"Our hope is that what we have here is a new generation of 'Rocky' fans," MGM president of distribution Clark Woods said. "These are individuals who didn't see the originals in the movie theater. We're hoping they go home and tell their fathers, the original 'Rocky' fans, that they really liked the movie, and they come out in the following weeks." The film earned a B+ according to CinemaScore.

Although "Dreamgirls" bowed Dec. 15 to sold-out shows in three theaters, its Monday number represented the third-best Christmas Day opener of all time, behind only "Ali" (2001) and "Catch Me If You Can" (2002). The Bill Condon-directed film featuring Jamie Foxx, Beyonce Knowles and Eddie Murphy also generated the best single day ever for a musical. Adding in its sold-out roadshow from the previous weekend, the PG-13 film has earned $9.6 million.

With a per-theater figure of $10,200 on Christmas Day, "Dreamgirls" is poised to dominate throughout the end of the year and into January. Paramount intends to expand the film to about 2,000 theaters Jan. 12 for the Martin Luther King Day holiday.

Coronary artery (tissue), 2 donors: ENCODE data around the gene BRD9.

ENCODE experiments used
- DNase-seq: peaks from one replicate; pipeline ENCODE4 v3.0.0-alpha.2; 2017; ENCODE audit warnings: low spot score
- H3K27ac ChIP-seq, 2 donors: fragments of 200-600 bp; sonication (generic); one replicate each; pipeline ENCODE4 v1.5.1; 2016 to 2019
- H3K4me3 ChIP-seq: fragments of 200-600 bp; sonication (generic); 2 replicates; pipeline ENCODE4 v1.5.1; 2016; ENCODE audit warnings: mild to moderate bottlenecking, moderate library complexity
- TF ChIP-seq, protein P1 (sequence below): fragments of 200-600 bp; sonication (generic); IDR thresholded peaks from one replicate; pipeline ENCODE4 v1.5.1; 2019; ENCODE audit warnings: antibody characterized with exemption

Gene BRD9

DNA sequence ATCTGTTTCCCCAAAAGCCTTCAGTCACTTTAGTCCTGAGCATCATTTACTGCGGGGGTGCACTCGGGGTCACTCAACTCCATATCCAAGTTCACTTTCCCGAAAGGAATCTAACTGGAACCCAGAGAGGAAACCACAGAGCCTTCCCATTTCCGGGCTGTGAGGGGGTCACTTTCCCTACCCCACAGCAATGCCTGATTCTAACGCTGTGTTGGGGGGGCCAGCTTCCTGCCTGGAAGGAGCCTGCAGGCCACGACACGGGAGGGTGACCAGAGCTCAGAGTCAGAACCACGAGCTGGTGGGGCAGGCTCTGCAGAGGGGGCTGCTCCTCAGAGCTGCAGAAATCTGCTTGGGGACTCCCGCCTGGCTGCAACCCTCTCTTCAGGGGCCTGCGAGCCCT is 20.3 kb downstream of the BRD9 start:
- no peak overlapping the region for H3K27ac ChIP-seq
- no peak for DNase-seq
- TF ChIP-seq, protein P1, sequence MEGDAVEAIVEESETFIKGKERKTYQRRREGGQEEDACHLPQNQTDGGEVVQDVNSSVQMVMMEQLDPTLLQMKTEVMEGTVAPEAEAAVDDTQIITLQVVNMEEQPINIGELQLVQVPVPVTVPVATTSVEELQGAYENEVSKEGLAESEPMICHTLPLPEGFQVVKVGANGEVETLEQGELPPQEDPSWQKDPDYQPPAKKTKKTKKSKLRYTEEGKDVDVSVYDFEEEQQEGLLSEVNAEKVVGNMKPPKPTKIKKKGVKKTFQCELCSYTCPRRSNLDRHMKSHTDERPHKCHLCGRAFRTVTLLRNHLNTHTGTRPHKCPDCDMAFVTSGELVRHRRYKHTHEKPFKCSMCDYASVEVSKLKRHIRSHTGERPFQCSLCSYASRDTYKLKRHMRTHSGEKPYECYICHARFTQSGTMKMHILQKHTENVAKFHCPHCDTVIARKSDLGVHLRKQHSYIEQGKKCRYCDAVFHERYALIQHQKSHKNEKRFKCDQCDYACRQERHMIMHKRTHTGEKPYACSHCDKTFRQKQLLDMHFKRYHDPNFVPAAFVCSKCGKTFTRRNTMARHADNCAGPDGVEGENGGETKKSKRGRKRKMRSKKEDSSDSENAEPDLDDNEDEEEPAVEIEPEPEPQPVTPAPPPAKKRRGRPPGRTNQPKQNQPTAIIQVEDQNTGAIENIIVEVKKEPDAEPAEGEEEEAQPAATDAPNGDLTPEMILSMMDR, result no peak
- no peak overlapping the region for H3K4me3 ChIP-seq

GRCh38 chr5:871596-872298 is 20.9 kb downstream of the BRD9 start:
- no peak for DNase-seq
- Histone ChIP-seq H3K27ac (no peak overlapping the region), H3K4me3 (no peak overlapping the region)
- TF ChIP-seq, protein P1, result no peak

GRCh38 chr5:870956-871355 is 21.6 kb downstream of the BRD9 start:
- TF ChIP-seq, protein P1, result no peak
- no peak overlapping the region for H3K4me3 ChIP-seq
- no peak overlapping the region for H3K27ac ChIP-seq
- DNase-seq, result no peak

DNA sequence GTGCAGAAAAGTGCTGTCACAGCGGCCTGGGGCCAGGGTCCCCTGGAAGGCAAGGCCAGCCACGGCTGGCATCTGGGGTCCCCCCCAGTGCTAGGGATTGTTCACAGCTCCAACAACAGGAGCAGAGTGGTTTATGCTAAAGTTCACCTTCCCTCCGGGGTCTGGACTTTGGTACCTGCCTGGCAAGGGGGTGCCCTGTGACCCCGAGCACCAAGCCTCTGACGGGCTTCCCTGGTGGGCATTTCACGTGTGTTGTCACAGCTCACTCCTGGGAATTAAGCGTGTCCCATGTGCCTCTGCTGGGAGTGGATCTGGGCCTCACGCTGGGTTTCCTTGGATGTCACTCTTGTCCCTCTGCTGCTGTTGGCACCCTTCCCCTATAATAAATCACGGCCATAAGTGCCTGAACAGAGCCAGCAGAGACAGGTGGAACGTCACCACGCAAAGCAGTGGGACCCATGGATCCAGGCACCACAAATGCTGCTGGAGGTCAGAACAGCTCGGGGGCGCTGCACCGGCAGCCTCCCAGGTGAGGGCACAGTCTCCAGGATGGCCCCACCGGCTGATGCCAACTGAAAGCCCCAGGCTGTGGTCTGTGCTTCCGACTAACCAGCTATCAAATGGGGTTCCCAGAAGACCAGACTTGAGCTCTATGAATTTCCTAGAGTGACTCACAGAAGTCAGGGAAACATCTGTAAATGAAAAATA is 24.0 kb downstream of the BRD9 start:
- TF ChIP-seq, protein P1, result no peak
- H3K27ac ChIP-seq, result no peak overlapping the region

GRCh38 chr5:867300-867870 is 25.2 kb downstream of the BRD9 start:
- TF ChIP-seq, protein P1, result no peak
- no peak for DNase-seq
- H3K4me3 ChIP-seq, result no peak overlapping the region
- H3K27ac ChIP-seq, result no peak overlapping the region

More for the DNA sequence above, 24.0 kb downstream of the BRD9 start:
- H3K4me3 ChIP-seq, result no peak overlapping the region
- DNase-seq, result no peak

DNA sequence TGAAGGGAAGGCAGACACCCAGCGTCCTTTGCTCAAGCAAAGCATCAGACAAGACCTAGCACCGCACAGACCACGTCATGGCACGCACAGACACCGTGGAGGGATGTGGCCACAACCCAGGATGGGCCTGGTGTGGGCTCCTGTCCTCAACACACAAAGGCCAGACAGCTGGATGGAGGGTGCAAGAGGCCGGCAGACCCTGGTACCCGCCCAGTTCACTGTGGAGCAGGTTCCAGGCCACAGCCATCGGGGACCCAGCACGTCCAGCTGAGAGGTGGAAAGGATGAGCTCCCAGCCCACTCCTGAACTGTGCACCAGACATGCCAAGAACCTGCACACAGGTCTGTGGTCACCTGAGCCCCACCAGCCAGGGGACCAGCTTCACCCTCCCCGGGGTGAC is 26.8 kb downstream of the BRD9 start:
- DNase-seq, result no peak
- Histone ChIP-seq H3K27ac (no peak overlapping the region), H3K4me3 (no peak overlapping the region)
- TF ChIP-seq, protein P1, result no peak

"The exits were fantastic from a quantitative standpoint, and on an anecdotal basis, we're hearing about applause inside the movie theaters," said Rob Moore, Paramount's president of worldwide marketing and distribution. "It's playing amazingly well."

Meanwhile, Universal bowed "Shepherd" in 2,215 theaters. The R-rated, cerebral spy drama from director Robert De Niro picked up an estimated $14.1 million for the four-day frame. With a cast featuring Matt Damon, Angelina Jolie, Alec Baldwin and others, the film opened to mixed reviews and a B- grade from CinemaScore. Still, the studio is happy with its opening, especially since it was not a family-friendly film that bowed during the ultimate family-friendly holiday.